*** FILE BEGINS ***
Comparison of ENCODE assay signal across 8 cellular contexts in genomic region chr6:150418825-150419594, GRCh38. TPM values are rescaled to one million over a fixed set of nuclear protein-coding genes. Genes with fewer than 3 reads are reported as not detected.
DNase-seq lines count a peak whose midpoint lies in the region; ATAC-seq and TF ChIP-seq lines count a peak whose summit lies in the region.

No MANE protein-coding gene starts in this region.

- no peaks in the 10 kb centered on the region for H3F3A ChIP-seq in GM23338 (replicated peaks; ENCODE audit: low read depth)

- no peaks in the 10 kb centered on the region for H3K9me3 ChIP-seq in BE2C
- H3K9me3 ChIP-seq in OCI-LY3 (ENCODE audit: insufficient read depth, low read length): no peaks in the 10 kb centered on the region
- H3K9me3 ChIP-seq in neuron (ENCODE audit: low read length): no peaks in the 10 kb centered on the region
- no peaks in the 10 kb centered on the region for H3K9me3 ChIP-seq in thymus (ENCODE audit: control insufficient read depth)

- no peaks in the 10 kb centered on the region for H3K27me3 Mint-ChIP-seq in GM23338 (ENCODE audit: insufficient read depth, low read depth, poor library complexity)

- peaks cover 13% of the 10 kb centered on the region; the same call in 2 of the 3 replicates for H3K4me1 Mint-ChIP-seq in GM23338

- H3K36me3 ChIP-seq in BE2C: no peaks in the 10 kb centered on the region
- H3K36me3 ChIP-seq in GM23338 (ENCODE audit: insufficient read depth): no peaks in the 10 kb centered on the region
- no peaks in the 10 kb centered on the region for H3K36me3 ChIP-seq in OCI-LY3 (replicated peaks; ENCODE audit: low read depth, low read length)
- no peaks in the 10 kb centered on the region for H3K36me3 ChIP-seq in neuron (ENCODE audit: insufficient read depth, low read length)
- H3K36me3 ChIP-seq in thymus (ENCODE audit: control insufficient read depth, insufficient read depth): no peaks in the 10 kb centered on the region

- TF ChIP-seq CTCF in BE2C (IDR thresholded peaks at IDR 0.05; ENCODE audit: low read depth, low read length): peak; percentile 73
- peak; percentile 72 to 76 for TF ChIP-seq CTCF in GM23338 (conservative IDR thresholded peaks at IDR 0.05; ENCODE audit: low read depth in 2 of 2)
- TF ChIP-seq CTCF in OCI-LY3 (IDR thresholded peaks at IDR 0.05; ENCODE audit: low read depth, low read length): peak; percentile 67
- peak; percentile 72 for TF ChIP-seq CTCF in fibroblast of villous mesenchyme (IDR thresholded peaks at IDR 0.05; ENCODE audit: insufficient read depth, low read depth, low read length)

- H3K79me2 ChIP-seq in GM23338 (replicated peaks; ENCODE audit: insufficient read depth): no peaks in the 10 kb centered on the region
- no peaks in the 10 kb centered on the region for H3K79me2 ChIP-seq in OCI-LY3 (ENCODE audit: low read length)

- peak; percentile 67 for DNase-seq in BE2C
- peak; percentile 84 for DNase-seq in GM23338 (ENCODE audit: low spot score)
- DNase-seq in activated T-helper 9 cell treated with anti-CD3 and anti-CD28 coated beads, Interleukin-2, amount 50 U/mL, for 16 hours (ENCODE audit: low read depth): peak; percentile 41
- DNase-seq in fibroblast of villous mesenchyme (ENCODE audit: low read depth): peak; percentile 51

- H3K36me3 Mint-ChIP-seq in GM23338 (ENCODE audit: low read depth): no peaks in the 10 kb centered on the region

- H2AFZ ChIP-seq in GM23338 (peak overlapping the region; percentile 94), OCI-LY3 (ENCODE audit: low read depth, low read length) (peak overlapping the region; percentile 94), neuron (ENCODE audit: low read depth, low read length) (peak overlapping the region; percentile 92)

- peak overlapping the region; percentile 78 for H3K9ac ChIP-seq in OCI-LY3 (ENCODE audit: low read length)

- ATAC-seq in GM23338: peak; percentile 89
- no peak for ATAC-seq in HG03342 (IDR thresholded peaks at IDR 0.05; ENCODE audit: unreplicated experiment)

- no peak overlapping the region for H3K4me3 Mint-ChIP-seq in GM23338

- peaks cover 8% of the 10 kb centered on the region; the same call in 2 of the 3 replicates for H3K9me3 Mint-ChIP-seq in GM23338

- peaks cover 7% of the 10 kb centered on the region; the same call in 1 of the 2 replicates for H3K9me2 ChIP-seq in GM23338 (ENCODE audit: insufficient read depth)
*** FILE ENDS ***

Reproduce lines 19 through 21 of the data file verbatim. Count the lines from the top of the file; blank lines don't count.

- peak; percentile 72 for TF ChIP-seq CTCF in fibroblast of villous mesenchyme (IDR thresholded peaks at IDR 0.05; ENCODE audit: insufficient read depth, low read depth, low read length)

- H3K79me2 ChIP-seq in GM23338 (replicated peaks; ENCODE audit: insufficient read depth): no peaks in the 10 kb centered on the region
- no peaks in the 10 kb centered on the region for H3K79me2 ChIP-seq in OCI-LY3 (ENCODE audit: low read length)